Oil palms and money

The well-spoken man, Rohidan, walked toward me, where he could see my hitchhiking sign reading “Pontiankak” and told me, in perfect English, to get into his car. Feeling comfortable with him, I did.

Someone had tipped him of that a white man was standing on the road, and he’d driven over especially to fetch me. Hearing that made me feel guilty, but he went on. As we bounced along, dodged potholes and I held my hands up to the air-conditioner to cool myself down in the high humidity, I was taken down a shortcut road in the direction of my destination. Here, palm oil plantations surrounded the road. Rubber plantations broke the monotony now and then, easily identified by the angled groove running across the variegated trunks at chest height, some with tiny cups strapped onto the trunks.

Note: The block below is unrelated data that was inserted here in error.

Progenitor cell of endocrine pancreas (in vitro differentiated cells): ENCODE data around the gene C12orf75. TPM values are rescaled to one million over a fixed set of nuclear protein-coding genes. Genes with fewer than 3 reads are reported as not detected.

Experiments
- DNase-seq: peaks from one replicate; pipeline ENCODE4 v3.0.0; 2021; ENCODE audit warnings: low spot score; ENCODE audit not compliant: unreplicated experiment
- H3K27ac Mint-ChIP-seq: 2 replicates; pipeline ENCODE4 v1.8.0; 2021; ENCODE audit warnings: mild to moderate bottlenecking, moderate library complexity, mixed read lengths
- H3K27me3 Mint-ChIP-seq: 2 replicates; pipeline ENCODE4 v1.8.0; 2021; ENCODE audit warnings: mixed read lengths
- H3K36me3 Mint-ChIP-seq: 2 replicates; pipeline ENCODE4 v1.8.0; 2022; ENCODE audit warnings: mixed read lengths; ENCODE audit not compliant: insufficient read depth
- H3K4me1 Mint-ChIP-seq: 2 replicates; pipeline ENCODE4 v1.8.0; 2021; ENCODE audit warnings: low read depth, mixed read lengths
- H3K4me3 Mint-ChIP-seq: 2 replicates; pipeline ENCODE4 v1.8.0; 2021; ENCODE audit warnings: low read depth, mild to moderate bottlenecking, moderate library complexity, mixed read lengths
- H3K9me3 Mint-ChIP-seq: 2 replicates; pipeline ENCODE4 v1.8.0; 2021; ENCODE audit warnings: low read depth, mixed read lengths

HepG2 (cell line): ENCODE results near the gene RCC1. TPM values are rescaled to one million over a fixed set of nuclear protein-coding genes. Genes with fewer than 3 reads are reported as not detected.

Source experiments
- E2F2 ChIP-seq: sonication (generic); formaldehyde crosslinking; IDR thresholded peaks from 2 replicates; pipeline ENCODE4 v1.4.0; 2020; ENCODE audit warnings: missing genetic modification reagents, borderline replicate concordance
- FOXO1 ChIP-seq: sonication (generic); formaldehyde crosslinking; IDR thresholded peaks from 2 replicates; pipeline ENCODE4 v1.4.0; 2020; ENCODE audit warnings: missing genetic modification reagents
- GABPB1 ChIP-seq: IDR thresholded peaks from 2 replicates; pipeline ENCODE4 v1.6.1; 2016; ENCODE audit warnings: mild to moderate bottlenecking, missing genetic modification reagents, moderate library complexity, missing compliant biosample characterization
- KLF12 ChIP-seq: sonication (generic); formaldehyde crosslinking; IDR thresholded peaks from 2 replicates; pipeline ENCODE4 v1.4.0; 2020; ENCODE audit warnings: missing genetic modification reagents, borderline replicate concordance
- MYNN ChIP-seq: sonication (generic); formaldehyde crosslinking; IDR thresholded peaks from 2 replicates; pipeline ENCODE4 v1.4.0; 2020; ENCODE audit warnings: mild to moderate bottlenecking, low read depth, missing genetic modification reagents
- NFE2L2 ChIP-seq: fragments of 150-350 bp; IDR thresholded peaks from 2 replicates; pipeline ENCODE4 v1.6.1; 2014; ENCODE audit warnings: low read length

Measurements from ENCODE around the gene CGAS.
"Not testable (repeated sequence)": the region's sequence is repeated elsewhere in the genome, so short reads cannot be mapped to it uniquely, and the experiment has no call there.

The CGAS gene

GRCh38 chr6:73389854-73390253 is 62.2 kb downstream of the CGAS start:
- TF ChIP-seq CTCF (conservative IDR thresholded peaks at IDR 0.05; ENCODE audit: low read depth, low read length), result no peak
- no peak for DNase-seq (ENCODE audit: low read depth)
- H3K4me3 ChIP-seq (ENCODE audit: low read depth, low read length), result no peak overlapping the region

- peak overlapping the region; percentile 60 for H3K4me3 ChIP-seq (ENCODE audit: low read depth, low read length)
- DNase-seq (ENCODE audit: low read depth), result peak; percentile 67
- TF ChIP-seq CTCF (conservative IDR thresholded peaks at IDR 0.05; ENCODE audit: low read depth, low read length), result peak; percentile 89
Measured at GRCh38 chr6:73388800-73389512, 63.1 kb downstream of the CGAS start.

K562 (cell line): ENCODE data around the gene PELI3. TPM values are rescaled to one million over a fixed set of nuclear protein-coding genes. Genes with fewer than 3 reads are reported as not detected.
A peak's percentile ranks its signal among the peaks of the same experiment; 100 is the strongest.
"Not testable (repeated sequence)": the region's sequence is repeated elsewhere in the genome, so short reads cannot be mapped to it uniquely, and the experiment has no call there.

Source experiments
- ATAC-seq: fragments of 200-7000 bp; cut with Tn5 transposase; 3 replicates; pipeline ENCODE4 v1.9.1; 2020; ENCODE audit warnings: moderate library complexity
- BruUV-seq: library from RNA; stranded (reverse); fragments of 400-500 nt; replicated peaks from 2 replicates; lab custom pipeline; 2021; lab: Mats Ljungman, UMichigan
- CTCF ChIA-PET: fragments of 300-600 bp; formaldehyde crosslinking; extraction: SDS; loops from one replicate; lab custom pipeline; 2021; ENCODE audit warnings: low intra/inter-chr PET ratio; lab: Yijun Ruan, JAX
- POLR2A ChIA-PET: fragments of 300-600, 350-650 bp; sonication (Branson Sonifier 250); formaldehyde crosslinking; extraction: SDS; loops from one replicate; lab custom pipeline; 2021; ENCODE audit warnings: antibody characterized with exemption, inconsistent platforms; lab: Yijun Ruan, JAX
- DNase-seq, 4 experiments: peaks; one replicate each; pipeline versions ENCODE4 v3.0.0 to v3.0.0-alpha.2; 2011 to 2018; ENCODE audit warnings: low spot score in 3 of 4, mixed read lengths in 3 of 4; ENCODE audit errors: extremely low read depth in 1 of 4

Learning about how palm oil plantations in Indonesia produce big profits30 minutes later, the driver – an oil palm planting contractor with a personality you just couldn’t help liking – stopped at a travel agent in a small palm oil-related community. I felt as though I was back in the palm oil plantations of Cameroon, except that these Indonesian ones are vastly better managed. When I realized he was about to pay a people mover to take me through to Pontianak, I objected, feeling somewhat guilty. But Rohidan objected in return, saying he’s making a lot of money from planting oil palms and pointing out that he has friends from around the world whom he likes to help. I conceded. But when Rohidan offered me a fistful of cash for meals I knew it was time to insist he didn’t. This time, he accepted my refusal.

Super friendly Rohidan left me to lie on a mat behind the service counter to wait for the small bus to depart.

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